Sustainable Business: Why Your Startup Should Go Green

31 Jul 2016

Chris Smith

Chris Smith is a Glasgow based writer and blogger. He writes about sports and finance on his blog Spend It Like Beckham, and has been published in a number of high profile publications, including The Guardian, the Telegraph and The Huffington Post.

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When it comes to starting a business, many entrepreneurs (particularly those in the eco-friendly sector) will concede that success is concerned with giving the people what they want. As for small business, many of us expect startups to have some degree of green credulity from the get-go, in the form of a sustainable business.

Research shows us that this trend is going beyond startups and further into big businesses. A survey carried out by McKinsey revealed that the respondents are increasingly taking a long-term strategic view of pursuing and integrating sustainability opportunities into their business models.

Looking at startups, having that green, eco-friendly business model from the get-go presents a number of advantages. Firstly, the very fact that a company is small can lend itself well to a marketing strategy, as the reduced overheads and smaller operating capacity will make for a business that has a smaller carbon footprint than a large multinational competitor.

To demonstrate this, we can look at the Innocent Drinks Company as an example. The company’s reputation gained traction on social media as being an eco-conscious enterprise. When this is compared to some other big hitters in the juice market, such as Tropicana and Robinsons (owned by the large corporations Pepsi and BritVic, respectively), we can see how Innocent Drinks have been able to gain such a strong foothold in an already crowded marketplace. Somewhat ironically, it is worth noting that as of 2013, the Coca-Cola Company now owns a 90 percent stake of the business.


Also on StartupNation.com: Sustainable Packaging for Your Brand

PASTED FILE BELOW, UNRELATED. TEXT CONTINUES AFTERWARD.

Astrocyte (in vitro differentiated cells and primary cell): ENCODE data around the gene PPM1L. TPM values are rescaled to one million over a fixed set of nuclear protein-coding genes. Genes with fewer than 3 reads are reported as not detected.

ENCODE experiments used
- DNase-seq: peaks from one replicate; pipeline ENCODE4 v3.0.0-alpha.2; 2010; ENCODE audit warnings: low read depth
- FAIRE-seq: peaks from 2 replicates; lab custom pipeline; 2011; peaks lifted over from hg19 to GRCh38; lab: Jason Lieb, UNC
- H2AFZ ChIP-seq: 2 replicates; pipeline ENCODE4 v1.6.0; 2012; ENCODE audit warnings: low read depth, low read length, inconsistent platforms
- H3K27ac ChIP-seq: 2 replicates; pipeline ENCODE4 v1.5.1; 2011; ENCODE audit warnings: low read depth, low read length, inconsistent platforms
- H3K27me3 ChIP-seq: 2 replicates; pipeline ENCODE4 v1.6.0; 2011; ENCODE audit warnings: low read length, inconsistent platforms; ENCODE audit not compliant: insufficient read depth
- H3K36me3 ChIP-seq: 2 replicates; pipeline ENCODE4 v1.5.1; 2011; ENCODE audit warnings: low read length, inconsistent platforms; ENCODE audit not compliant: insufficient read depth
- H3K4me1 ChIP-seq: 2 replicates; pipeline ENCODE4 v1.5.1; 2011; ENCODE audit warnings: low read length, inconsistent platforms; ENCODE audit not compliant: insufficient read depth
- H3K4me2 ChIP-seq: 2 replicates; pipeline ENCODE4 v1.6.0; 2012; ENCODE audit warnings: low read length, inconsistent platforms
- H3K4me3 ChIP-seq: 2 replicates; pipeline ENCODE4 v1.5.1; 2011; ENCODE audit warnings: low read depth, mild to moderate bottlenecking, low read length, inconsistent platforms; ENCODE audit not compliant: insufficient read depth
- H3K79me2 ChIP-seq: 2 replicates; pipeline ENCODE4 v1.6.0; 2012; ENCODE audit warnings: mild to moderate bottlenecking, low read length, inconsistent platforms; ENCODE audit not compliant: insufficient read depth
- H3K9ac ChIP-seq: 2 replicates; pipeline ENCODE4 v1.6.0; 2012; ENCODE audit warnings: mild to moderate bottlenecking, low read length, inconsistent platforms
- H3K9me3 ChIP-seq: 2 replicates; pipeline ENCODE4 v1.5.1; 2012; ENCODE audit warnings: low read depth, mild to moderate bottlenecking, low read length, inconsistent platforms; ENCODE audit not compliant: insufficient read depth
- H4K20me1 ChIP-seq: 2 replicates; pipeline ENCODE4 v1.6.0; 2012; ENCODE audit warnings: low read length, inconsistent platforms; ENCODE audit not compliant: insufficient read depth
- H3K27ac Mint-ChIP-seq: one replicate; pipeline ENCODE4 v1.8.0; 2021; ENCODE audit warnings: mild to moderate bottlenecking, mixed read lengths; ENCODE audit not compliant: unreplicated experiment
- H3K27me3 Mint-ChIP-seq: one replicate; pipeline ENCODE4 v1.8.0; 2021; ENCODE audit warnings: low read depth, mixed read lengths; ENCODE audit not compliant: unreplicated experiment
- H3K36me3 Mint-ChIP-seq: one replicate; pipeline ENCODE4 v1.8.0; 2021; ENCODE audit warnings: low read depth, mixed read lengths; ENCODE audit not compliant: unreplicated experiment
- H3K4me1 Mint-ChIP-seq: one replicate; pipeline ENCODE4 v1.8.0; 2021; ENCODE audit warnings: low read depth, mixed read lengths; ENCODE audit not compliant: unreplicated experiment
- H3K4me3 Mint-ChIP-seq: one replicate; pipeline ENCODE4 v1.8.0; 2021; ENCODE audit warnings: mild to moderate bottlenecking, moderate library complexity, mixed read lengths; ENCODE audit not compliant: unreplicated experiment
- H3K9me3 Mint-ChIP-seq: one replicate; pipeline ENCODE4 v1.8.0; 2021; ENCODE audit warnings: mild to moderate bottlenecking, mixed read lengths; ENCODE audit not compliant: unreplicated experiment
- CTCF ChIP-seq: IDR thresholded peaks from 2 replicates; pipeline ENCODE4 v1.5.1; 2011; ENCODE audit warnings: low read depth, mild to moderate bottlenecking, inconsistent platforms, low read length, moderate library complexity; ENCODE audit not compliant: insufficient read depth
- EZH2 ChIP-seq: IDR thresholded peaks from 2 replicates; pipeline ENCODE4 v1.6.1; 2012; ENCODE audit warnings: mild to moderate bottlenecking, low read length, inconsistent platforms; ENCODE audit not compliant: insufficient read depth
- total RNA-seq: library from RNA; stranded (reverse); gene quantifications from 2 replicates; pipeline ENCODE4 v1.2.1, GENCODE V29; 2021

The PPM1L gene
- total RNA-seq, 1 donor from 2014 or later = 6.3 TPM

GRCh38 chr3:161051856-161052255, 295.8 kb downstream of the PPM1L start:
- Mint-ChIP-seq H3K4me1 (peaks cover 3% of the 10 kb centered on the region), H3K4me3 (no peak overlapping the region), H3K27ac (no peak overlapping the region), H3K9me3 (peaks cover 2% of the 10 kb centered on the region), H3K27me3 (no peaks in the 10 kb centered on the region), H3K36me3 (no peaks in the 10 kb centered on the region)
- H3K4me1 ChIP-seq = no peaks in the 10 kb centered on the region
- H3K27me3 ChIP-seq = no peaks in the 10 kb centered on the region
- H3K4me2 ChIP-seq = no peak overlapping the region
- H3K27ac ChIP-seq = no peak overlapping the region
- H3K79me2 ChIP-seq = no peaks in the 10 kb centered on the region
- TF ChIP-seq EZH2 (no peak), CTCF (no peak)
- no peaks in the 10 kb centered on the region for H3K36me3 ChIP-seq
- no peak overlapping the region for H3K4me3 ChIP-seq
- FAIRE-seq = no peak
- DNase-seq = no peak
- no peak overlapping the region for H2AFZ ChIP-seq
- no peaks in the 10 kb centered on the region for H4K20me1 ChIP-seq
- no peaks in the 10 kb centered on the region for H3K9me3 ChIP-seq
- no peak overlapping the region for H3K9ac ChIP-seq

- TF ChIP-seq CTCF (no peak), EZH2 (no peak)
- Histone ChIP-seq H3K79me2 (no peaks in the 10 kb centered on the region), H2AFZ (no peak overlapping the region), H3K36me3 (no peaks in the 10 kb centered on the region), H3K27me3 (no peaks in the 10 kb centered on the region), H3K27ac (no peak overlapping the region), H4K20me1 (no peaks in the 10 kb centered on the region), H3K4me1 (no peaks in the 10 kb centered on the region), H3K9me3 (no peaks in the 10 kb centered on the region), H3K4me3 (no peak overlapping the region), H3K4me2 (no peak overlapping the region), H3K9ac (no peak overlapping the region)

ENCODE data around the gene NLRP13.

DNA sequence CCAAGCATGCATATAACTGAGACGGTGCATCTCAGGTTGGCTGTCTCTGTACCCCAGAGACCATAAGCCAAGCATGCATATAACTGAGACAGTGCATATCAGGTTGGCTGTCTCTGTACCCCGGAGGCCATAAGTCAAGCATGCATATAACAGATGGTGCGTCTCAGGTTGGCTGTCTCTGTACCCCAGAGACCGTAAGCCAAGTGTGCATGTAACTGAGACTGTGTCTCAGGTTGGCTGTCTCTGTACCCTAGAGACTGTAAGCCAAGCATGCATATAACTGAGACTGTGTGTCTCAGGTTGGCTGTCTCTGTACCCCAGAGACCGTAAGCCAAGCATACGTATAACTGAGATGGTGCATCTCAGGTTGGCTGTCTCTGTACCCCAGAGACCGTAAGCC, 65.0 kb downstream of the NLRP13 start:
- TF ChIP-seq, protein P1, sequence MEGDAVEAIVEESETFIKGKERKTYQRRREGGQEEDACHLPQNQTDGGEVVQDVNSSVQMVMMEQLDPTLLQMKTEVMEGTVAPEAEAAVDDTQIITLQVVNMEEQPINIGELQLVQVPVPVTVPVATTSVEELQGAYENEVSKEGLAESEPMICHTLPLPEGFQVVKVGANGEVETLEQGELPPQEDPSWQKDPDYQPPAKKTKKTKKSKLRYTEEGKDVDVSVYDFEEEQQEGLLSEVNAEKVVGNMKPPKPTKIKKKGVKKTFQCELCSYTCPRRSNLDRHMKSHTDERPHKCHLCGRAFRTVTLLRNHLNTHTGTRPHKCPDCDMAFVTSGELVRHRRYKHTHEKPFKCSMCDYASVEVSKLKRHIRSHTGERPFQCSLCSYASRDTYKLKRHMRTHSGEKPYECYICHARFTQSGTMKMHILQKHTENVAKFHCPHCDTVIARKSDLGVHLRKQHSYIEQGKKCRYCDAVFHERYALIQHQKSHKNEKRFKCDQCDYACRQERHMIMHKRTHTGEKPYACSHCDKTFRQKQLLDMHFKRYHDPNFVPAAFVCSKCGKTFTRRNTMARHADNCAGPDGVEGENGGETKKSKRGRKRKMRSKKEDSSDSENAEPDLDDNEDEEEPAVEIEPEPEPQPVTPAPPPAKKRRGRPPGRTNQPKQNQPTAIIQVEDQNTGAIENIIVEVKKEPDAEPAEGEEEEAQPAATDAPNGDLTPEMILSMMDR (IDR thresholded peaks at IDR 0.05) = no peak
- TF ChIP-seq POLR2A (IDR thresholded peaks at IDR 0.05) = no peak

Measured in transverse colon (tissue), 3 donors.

Obviously, if you were to find yourself in a position where the company that you started is being courted by one of the world’s largest and most valuable brands, the thought of turning down any offer is potentially stomach churning. But it can be argued that the brand’s initial surge in popularity was down to its cheeky marketing campaign and green credentials.

This brings us to the second advantage of building a startup that is environmentally conscious and sustainable. Highly regarded green credentials are seen as a major advantage in terms of marketing opportunities, making them doubly important when trying to get an idea off of the ground. Businesses both big and small do what they can to flaunt their sustainability. The Internet is full of guides on how to do this effectively.

Do it right, and you have the likes of Yorkshire Bank imparting advice on how to reduce the environmental impact of your home with a handy infographic. Take the opposite approach, and try to hide the carbon footprint of your business, then you’re left with the Volkswagen emissions scandal. This equates to brand damage that will take years of considered marketing strategy to recover.

When it comes to making your businesses environmentally friendly, the best approach is not to make it forced, or disingenuous. The most effective way of achieving this is by having a personal belief in the sustainability of your business from day one.

Granted, your ability to employ such a strategy will differ massively, dependent on your startup’s industry. However, a mindfulness towards the environmental impact of your business can go a long way, especially when it is employed as a supporting foundation on day one. Your customers will latch onto this, and will support your business. That initial surge of brand loyalty is vital to the success of any startup, regardless of the industry in which it exists.

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